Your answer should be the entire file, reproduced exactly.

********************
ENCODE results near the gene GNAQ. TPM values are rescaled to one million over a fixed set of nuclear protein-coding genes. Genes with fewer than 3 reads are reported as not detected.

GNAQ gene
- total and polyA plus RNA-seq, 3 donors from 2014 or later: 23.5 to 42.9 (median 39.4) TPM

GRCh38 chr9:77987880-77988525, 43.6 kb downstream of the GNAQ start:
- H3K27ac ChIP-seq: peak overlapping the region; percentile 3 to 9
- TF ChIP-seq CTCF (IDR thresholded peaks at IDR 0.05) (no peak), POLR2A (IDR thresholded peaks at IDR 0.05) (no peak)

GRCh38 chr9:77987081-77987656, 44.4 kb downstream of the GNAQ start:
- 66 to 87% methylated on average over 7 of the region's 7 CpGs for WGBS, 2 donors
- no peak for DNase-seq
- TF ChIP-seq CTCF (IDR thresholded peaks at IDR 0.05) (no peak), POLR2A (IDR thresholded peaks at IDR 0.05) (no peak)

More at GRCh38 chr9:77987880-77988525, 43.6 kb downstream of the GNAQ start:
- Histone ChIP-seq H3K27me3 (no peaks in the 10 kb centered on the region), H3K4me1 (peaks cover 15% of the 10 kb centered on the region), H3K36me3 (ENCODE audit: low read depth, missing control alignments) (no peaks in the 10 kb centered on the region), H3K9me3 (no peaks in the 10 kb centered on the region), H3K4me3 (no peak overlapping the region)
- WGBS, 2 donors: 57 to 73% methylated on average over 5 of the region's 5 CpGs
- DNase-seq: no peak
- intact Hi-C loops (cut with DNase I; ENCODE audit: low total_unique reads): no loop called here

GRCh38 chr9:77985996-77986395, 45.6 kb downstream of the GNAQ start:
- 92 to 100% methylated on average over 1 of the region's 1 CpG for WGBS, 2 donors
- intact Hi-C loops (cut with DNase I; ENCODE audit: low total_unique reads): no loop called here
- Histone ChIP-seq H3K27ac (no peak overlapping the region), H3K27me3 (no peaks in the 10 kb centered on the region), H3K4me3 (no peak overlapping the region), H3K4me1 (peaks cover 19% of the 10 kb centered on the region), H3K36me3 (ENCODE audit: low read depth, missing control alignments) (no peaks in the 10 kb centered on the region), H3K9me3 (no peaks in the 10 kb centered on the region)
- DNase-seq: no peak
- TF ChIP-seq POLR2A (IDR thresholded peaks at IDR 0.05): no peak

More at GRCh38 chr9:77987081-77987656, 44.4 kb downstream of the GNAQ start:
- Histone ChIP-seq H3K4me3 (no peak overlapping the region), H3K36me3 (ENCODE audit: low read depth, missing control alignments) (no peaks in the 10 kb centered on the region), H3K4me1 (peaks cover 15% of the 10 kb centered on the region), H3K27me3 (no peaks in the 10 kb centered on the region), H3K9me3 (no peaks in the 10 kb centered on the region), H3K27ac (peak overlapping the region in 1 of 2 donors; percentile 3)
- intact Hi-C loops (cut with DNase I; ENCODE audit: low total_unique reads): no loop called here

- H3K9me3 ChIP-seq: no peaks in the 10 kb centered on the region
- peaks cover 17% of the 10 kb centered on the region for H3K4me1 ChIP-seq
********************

ENCODE results near the gene GNAQ. TPM values are rescaled to one million over a fixed set of nuclear protein-coding genes. Genes with fewer than 3 reads are reported as not detected.

GNAQ gene
- total and polyA plus RNA-seq, 3 donors from 2014 or later: 23.5 to 42.9 (median 39.4) TPM

GRCh38 chr9:77987880-77988525, 43.6 kb downstream of the GNAQ start:
- H3K27ac ChIP-seq: peak overlapping the region; percentile 3 to 9
- TF ChIP-seq CTCF (IDR thresholded peaks at IDR 0.05) (no peak), POLR2A (IDR thresholded peaks at IDR 0.05) (no peak)

GRCh38 chr9:77987081-77987656, 44.4 kb downstream of the GNAQ start:
- 66 to 87% methylated on average over 7 of the region's 7 CpGs for WGBS, 2 donors
- no peak for DNase-seq
- TF ChIP-seq CTCF (IDR thresholded peaks at IDR 0.05) (no peak), POLR2A (IDR thresholded peaks at IDR 0.05) (no peak)

More at GRCh38 chr9:77987880-77988525, 43.6 kb downstream of the GNAQ start:
- Histone ChIP-seq H3K27me3 (no peaks in the 10 kb centered on the region), H3K4me1 (peaks cover 15% of the 10 kb centered on the region), H3K36me3 (ENCODE audit: low read depth, missing control alignments) (no peaks in the 10 kb centered on the region), H3K9me3 (no peaks in the 10 kb centered on the region), H3K4me3 (no peak overlapping the region)
- WGBS, 2 donors: 57 to 73% methylated on average over 5 of the region's 5 CpGs
- DNase-seq: no peak
- intact Hi-C loops (cut with DNase I; ENCODE audit: low total_unique reads): no loop called here

GRCh38 chr9:77985996-77986395, 45.6 kb downstream of the GNAQ start:
- 92 to 100% methylated on average over 1 of the region's 1 CpG for WGBS, 2 donors
- intact Hi-C loops (cut with DNase I; ENCODE audit: low total_unique reads): no loop called here
- Histone ChIP-seq H3K27ac (no peak overlapping the region), H3K27me3 (no peaks in the 10 kb centered on the region), H3K4me3 (no peak overlapping the region), H3K4me1 (peaks cover 19% of the 10 kb centered on the region), H3K36me3 (ENCODE audit: low read depth, missing control alignments) (no peaks in the 10 kb centered on the region), H3K9me3 (no peaks in the 10 kb centered on the region)
- DNase-seq: no peak
- TF ChIP-seq POLR2A (IDR thresholded peaks at IDR 0.05): no peak

More at GRCh38 chr9:77987081-77987656, 44.4 kb downstream of the GNAQ start:
- Histone ChIP-seq H3K4me3 (no peak overlapping the region), H3K36me3 (ENCODE audit: low read depth, missing control alignments) (no peaks in the 10 kb centered on the region), H3K4me1 (peaks cover 15% of the 10 kb centered on the region), H3K27me3 (no peaks in the 10 kb centered on the region), H3K9me3 (no peaks in the 10 kb centered on the region), H3K27ac (peak overlapping the region in 1 of 2 donors; percentile 3)
- intact Hi-C loops (cut with DNase I; ENCODE audit: low total_unique reads): no loop called here

- H3K9me3 ChIP-seq: no peaks in the 10 kb centered on the region
- peaks cover 17% of the 10 kb centered on the region for H3K4me1 ChIP-seq